Jayne Law, MBE, Dow Building Solutions UK and Ireland
“When I first entered what was then a rather limited thermal insulation industry, over twenty five years ago - selling STYROFOAM extruded polystyrene insulation to architects and end users of all types - I was amused by the fact that as a nation we were insulating many agricultural buildings far better than any new properties built for human occupation.
Don’t get me wrong, I didn’t begrudge the chickens and pigs a warm bed for the night, but they, or their chicks and piglets, didn’t have to worry about the cost of turning up the thermostat to cope with cold snaps: after all, at Dow
we were busy helping to wrap their sheds with cosy SYTROFOAM!
Subsidies no doubt helped, but along with animal welfare, energy costs were of primary importance and the main driver for the farmer. Let’s just say, common economic
Over the years, the construction industry began to make progress and the use of thermal insulation began to take shape. However, until more recently, its use was
pretty limited. Back in the 80s, pioneering property developers installed 50mm of fibre in the loft and 25mm of board foam into cavity walls. It was good news, and a step in the right direction (considering there was no legislation driving it – only a document asking them to make ‘reasonable provision’ for the conservation of fuel!). However, it’s worth pointing out that at the same time the piglets were snuggled up with 80mm thickness of insulation!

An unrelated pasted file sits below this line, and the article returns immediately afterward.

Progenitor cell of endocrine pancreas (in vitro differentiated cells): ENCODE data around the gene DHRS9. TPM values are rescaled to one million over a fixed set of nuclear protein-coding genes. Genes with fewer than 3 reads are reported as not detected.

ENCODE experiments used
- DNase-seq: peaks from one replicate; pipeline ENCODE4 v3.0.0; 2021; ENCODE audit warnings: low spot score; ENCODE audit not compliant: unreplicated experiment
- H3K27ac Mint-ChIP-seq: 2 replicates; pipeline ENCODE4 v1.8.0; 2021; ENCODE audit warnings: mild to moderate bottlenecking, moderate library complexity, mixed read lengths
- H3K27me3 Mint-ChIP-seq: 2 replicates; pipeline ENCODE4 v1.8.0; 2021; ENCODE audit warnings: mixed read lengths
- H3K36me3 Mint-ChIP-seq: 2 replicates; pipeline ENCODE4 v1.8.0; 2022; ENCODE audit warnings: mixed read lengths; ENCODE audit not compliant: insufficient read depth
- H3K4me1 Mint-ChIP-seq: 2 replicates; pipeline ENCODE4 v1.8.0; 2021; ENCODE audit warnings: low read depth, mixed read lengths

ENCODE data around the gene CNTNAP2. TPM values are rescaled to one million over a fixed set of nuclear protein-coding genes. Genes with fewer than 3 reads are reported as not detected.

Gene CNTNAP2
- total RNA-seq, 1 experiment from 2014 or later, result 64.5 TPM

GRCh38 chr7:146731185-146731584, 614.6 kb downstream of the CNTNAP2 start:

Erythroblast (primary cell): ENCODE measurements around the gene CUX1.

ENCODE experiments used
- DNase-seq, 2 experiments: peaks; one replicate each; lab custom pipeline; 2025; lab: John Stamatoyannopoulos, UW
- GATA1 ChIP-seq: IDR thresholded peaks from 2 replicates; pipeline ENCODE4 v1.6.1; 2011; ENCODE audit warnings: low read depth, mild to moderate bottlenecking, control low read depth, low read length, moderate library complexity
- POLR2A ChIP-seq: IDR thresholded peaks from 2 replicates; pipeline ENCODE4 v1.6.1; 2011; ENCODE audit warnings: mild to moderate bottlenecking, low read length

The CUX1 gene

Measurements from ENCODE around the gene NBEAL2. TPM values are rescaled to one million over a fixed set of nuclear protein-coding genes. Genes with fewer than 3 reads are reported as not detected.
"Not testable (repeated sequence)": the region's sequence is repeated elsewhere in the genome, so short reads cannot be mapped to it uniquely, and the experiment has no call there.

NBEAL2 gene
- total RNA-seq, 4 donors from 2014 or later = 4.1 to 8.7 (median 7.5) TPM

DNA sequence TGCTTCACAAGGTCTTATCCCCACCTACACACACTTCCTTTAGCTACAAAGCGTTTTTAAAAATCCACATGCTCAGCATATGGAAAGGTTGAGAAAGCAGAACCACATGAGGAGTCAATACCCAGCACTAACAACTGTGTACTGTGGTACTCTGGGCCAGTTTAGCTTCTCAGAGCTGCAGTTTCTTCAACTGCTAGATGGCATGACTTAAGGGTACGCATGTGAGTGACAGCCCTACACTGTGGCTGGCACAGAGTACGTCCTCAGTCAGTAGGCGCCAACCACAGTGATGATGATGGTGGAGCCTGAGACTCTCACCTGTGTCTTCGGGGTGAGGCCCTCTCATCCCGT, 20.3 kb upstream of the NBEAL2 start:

As with the farmer back then, the burden of energy costs are catching up with us all, and fast - at home, in the office we work in or at our manufacturing facilities. Here in the UK, we really shouldn’t
be facing the fact that more people are being pushed into fuel poverty, which of course has its own impact on health and well-being. In short, unless things change, energy costs threaten to become the enemy of financial freedom for a significant section of the population and a competitive burden on the UK as it competes in a global economy
But it’s far from all doom and gloom. Government departments such as the Department for Energy and Climate Change (DECC) are thankfully taking the issue very seriously. I am pleased to say that over the recent decade or so energy efficiency has
become an integral part of any new building for human occupation.
There are of course more steps to take before we can consider our work done, but we can thank pioneers such as the Association for the Conservation of Energy, whose bold efforts have brought about changes in legislation and helped to establish what is required for continued future improvement.
Farmers saw the benefit of improved energy efficiency because they
were paying the energy bill and wanted their animals to thrive. But, think about this - building designers, developers or contractors rarely pay the energy bills. It’s a shame, but it’s fact
that it takes progressive legislation to increase energy efficiency
and make a change that will, at some time in the not too distant future, mean that the owner or occupier of a newly built property will not be burdened with escalating energy costs.